Once you’ve snapped a picture of the balcony, you can rub the statue of Juliet just below it. This is said to bring good luck in love, although we can’t guarantee that it really works.

5 South: Extreme Hospitality

There are a few key cultural differences between Southern Italians and Northern Italians, plus plenty of stereotypes that have fueled a rivalry between the two. While not all the stereotypes are true, the way of life in the South does tend to revolve more heavily around a sense of family, and with that comes a sense of hospitality.

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As Surviving In Italy explains, you could almost compare the North of Italy to a city like New York, and the South to the Southern United States. It doesn’t apply to everyone, but Southerners in Italy take hospitality to a whole new level (especially when it comes to food!).

4 North: A Rainbow Lake

Ever wanted to see a rainbow lake that looks like it’s made of magic? Then head to the Dolomites in Northern Italy where you’ll find the stunning waters of Lake Carezza. According to Atlas Obscura, they call this the Rainbow Lake because of an old legend conceived to explain its pristine colors.

To put a long story short, there was once a sorcerer who was in love with a nymph. He cast a rainbow and tried to disguise himself to win her heart, but it didn’t work. Out of anger, he smashed the rainbow, which then fell into the lake.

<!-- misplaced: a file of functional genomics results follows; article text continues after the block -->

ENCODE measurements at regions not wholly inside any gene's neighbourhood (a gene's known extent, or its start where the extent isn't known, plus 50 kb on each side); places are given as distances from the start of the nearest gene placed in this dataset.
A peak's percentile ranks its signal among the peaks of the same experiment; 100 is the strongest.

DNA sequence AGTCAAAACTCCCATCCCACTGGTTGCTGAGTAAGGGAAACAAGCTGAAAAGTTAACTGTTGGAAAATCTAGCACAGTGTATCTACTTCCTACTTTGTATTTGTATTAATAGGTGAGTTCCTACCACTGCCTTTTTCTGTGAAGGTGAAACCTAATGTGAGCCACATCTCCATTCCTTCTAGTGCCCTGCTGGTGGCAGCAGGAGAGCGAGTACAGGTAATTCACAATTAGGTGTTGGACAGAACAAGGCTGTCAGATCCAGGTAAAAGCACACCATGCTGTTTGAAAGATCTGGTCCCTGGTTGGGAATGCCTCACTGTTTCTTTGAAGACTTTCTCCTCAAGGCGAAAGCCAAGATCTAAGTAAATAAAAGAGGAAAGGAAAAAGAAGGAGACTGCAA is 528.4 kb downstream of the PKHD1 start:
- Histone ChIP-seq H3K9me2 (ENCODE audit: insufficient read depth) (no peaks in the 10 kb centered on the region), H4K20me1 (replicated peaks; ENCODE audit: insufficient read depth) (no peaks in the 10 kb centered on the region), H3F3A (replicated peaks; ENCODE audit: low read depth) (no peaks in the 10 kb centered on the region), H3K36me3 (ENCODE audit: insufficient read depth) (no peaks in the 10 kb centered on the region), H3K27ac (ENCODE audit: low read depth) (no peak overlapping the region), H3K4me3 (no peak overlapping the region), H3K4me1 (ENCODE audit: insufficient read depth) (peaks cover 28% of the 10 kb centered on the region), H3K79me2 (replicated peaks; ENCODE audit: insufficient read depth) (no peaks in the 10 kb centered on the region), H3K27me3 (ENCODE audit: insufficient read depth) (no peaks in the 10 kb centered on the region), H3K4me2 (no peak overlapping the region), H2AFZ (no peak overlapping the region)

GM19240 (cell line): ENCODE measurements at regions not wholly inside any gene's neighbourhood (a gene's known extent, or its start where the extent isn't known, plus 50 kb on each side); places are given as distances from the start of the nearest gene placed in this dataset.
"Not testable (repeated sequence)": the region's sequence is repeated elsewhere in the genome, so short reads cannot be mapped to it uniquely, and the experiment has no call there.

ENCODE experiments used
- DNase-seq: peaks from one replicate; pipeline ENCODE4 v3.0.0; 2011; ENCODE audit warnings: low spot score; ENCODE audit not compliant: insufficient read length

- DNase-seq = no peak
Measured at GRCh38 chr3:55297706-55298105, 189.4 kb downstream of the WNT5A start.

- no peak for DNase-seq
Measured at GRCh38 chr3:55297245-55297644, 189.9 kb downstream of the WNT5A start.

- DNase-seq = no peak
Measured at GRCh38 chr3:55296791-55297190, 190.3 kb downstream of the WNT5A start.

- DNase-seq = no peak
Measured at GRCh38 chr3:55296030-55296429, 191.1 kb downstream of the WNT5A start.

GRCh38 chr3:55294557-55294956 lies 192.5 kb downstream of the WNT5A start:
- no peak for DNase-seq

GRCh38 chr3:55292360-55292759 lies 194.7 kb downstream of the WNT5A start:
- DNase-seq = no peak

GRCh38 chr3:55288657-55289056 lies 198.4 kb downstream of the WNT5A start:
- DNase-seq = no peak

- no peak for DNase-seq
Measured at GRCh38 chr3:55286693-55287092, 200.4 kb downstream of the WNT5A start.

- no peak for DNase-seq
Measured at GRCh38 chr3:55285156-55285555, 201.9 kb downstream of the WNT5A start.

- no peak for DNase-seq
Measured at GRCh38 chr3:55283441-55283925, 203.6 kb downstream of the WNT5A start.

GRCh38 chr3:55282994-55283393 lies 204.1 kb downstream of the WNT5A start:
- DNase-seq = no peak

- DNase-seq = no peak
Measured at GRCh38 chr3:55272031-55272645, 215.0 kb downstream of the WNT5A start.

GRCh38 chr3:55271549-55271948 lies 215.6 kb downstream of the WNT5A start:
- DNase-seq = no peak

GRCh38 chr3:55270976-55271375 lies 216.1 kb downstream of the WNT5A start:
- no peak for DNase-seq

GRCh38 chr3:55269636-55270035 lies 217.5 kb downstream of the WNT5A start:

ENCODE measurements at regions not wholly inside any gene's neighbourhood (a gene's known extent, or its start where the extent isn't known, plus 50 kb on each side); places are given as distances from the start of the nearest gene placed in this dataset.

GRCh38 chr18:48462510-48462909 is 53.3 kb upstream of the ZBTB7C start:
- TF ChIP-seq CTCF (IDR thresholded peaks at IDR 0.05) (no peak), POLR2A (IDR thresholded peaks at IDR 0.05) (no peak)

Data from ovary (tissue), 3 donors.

3 South: The Sweetness Of Doing Nothing

The culture in the South of Italy is known for being slower-paced than that of the North. The people tend to be more traditional and stick to more conservative values, prizing family and community above more modern priorities. Of course, this is a generalization.

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In the South of Italy, particularly in Sicily, you will encounter the phenomenon known as the sweetness of doing nothing, or “il dolce far niente." This is basically where people sit around and enjoy life rather than rushing around. It’s the ultimate form of me-time!

2 North: Cuisine Influenced By Central Europe

Many people who have never been to Italy before don’t realize that the food in Northern Italy is actually quite different from that of the South. While Southern Italian food tends to use a lot of oil, tomato, and basil, the cuisine in the North reflects Central European influences.

Every region has different specialties, but the Northern regions tend to be inspired by nearby countries like Germany and Switzerland. This is where you’ll find dishes like risotto, polenta, and osso bucco. Many of the regions of Southern Italy are influenced by Mediterranean and even Arab cooking.

1 South: The Best Pizza In The World

Most travelers arrive in Italy wanting to eat one thing: pizza. While you can get good pizza all over the country, there’s one city that does it best and that’s Naples, in the country’s South. Neapolitan pizza might be different from what we’re used to at home—the base is very thin and only few ingredients are used. It’s all about delicious simplicity.

There are endless pizzerias to discover in Naples, which is located in the region of Campania. The tradition dates back to the Greeks, who conquered the area thousands of years ago.